Harold Porter Botanical Reserve and the Rooisand Nature Reserve – 21 April 2012
Harold Porter Nature Reserve
The weather report for the day wasn’t very good with some rain predicted but when 18 of us gathered in the car park at the Harold Porter Botanical Gardens in Betty’s Bay the skies were partly cloudy and we hoped the rain would stay away. Our leader Jan Hofmeyr warned us there were not many birds in the gardens at present and seemed to be declining in numbers, we therefore weren’t expecting to see a great variety.
We first headed up towards Leopard’s Kloof and were soon able to tick off a number of the common birds such as Red-winged Starling, Cape Robin Chat, Olive Thrush and others. As the sun came out we were entertained by Brimstone Canaries feeding on blue Salvias and on Leonotis leonurus flowers were Southern Double-collared Sunbirds, showing their epaulettes indicating they are in full breeding plumage.
A little further up towards the mountain we looked for but couldn’t find Swee Waxbills which normally occur there feeding on the seeds of the long grass, but we did see Cape Sugarbirds on the Proteas, Dusky Flycatchers hawking insects out of the air, and a Cape Rock-Thrush.
The flowers in the garden were quite spectacular for this time of the year particularly the Guernsey lilies Nerine sarniensis which occur in this part of the garden.
We then walked across to the other side of the garden and crossed the bridge to Disa Gorge. The migrant species such as African Paradise-Flycatcher, which occur in this area in summer, would have left by now. On the side of the mountain we saw more Cape Rock-Thrush and walking through the forest had a spectacular view of an Olive Woodpecker very busily feeding on ants in a tree.
We had expected to find Cape Batis in the forest but they were also not to be seen but there were plenty of Cape White-eyes. Walking along the river we looked for Black Duck which sometimes occur here but they were also absent, however near the waterfall we were pleasantly surprised to find a small flock of African Olive-Pigeons.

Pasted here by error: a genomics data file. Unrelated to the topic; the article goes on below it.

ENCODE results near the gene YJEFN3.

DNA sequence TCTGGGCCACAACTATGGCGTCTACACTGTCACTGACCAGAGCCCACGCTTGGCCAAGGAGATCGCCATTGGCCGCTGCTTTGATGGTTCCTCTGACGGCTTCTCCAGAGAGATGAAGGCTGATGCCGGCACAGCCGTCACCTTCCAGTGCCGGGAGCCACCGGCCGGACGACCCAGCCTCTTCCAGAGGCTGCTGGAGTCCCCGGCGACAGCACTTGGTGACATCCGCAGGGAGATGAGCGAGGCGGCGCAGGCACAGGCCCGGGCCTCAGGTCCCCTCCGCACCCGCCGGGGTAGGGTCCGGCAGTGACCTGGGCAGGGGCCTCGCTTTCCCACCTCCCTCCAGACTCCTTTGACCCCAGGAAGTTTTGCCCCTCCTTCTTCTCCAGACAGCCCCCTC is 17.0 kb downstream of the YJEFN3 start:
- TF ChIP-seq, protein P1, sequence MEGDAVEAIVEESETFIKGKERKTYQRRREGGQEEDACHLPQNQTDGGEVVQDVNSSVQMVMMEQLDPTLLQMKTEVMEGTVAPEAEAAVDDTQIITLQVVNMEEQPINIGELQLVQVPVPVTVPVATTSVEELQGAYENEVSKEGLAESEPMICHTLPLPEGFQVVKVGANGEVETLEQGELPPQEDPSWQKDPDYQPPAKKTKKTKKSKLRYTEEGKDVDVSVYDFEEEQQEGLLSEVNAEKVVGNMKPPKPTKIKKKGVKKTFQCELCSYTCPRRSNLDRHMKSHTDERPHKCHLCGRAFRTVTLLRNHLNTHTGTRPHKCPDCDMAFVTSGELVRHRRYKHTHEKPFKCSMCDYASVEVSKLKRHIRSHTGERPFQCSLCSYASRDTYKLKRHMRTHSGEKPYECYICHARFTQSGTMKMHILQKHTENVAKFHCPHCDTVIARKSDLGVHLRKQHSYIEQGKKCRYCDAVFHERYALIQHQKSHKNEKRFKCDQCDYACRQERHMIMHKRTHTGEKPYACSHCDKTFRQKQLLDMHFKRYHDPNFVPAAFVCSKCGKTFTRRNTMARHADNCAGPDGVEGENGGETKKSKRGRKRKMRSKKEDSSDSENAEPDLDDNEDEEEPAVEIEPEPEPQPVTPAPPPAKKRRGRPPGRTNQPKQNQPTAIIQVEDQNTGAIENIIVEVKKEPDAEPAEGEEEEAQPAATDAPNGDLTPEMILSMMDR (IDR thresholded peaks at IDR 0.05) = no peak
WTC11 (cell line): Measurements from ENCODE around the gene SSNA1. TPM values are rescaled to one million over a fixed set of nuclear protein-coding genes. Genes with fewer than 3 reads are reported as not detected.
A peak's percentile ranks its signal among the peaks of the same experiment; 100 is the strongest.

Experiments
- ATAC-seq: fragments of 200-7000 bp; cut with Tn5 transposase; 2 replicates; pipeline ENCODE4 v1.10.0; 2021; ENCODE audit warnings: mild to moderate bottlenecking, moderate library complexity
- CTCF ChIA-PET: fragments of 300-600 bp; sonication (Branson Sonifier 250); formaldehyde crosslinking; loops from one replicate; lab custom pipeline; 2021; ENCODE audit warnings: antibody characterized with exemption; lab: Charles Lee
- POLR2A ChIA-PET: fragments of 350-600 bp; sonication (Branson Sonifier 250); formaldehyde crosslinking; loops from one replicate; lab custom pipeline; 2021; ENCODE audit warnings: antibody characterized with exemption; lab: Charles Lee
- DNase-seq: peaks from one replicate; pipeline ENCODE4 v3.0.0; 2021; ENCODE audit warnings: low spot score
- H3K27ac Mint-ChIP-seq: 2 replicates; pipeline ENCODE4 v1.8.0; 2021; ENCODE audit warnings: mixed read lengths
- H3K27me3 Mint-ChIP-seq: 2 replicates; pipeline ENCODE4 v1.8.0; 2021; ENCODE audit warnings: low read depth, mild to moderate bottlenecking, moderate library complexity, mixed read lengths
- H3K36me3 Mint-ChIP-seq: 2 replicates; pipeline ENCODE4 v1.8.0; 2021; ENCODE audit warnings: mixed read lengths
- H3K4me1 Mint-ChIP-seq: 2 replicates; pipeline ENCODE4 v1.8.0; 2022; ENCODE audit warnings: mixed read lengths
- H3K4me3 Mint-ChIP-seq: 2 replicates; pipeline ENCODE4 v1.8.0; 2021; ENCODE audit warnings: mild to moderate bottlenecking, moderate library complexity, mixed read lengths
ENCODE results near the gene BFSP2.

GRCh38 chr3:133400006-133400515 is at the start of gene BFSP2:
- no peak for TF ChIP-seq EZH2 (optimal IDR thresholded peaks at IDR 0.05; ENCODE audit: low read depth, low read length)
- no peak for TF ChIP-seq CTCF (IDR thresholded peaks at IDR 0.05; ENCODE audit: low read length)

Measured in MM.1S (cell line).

On our way back to the car park we saw a single Cape Siskin feeding on the lawn and several Orange-breasted Sunbirds, both male and female, on the Ericas.
Our total for the morning was 22 which wasn’t bad considering we were led to expect far fewer. We had an early lunch and then set off for Rooisand Nature Reserve further along the R44 past Kleinmond. This Reserve encompasses part of the Bot River Vlei and is a wonderful wetland for birding.
Rooisand Nature Reserve
The small herd of wild horses which occurs there was seen near the car park shortly before our arrival, but unluckily we missed them. On scanning the trees in the distance we saw an Osprey flying off and then came quite close overhead. The Osprey can be seen there quite regularly as there are many fish in the vlei.
We walked along the boardwalk towards the dunes and in the long grass saw a pair of Cape Longclaw.
At the newly built hide we saw a number of migrant species, which may be late in taking off for the northern summer or may have decided to overwinter here, including Barn Swallows and waders such as Curlew Sandpipers and Little Stint.
Our count for this reserve was 25, which again was better than expected. We would like to thank our leader Jan Hofmeyr most warmly for an excellent day’s birding, which was thoroughly enjoyed by all.